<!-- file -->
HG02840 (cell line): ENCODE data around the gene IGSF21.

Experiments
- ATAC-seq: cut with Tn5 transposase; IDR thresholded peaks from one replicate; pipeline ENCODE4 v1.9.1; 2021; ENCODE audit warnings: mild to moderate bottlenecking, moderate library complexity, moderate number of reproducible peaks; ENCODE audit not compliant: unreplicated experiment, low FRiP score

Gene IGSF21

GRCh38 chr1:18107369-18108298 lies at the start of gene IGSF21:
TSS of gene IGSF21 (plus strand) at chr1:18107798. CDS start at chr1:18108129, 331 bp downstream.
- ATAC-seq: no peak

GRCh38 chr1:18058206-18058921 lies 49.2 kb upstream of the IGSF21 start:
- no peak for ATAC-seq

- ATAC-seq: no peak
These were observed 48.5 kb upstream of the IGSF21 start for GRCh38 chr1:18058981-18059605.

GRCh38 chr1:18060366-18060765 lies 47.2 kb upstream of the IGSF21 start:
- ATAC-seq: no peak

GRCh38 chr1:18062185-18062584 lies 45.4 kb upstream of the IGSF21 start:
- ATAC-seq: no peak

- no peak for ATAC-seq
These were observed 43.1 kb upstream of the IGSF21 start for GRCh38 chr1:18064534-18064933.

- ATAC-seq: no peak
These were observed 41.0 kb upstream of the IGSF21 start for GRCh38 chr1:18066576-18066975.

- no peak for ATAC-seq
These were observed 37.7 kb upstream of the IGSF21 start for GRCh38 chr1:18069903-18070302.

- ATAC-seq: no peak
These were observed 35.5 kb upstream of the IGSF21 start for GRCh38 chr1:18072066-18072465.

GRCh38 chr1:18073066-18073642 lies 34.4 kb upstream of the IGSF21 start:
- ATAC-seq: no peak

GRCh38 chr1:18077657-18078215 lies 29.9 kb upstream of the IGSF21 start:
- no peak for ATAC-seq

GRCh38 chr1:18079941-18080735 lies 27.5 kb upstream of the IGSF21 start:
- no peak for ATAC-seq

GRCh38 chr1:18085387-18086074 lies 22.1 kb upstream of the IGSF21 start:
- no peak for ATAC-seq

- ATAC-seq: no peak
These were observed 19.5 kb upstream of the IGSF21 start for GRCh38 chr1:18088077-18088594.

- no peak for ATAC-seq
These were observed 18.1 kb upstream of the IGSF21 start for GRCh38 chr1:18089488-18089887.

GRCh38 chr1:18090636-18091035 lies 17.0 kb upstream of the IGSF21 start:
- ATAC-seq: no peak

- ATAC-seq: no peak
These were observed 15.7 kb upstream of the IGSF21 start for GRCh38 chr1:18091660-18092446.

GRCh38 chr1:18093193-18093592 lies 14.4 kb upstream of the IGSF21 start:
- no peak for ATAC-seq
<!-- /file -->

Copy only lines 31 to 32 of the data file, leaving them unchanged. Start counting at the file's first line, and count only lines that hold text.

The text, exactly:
- no peak for ATAC-seq

- ATAC-seq: no peak